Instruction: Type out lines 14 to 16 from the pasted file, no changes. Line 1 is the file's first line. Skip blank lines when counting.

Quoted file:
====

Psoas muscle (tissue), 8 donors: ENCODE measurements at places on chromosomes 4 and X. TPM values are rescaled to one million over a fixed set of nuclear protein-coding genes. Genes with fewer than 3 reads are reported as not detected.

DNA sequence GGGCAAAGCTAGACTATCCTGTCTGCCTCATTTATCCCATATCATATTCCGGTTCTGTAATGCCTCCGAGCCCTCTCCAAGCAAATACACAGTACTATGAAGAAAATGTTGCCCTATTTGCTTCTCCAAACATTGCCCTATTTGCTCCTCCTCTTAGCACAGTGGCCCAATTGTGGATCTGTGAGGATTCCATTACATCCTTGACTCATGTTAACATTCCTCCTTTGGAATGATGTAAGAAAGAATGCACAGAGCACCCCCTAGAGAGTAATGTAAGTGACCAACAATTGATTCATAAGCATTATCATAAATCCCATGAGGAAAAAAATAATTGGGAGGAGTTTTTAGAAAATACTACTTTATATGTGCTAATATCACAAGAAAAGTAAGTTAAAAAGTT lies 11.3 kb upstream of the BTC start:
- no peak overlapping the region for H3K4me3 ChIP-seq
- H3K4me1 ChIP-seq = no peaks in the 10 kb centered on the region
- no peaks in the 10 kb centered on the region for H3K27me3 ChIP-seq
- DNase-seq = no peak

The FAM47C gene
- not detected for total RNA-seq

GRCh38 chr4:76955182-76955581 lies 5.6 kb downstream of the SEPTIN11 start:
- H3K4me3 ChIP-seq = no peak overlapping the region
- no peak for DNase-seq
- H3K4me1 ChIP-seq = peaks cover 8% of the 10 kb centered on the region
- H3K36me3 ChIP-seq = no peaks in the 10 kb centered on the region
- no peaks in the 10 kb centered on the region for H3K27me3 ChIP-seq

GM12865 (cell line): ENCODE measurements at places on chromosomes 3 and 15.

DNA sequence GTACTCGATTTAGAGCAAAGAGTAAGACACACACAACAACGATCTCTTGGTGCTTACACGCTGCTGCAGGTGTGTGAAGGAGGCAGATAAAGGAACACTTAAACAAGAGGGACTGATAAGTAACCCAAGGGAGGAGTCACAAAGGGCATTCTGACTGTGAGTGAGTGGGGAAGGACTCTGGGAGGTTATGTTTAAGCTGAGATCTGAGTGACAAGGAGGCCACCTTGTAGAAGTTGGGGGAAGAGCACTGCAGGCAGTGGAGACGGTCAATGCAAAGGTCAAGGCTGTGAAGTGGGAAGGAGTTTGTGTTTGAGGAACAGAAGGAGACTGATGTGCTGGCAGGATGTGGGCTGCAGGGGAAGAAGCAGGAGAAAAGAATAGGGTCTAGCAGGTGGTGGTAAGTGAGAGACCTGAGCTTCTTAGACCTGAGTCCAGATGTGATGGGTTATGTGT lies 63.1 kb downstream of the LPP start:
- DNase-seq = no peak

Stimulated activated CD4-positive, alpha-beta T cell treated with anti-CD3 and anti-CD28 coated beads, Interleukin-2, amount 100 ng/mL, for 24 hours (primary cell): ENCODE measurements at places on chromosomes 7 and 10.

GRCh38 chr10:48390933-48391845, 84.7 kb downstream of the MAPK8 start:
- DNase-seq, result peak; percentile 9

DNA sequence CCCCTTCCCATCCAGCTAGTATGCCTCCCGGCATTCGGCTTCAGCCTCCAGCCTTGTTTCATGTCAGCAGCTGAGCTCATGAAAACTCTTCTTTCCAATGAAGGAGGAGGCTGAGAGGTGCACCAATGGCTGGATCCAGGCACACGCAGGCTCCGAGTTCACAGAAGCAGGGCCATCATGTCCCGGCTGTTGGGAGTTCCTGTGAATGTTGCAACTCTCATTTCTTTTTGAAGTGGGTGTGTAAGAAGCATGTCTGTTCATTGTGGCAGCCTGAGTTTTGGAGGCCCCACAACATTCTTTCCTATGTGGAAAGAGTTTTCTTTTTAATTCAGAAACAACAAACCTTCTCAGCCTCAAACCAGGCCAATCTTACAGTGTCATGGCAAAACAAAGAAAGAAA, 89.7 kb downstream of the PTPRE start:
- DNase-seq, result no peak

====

- no peaks in the 10 kb centered on the region for H3K27me3 ChIP-seq

GM12865 (cell line): ENCODE measurements at places on chromosomes 3 and 15.

DNA sequence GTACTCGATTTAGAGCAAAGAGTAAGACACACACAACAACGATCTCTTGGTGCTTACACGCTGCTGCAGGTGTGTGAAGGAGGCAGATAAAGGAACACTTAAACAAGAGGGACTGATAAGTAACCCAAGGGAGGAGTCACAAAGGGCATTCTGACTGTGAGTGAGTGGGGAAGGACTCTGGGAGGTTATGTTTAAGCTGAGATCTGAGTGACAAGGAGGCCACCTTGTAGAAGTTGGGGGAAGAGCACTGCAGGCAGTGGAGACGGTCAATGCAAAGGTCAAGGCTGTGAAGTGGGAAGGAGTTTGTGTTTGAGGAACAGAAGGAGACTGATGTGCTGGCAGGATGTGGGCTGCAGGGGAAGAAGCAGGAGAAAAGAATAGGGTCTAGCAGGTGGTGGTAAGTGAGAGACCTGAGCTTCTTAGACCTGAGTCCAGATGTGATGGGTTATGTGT lies 63.1 kb downstream of the LPP start: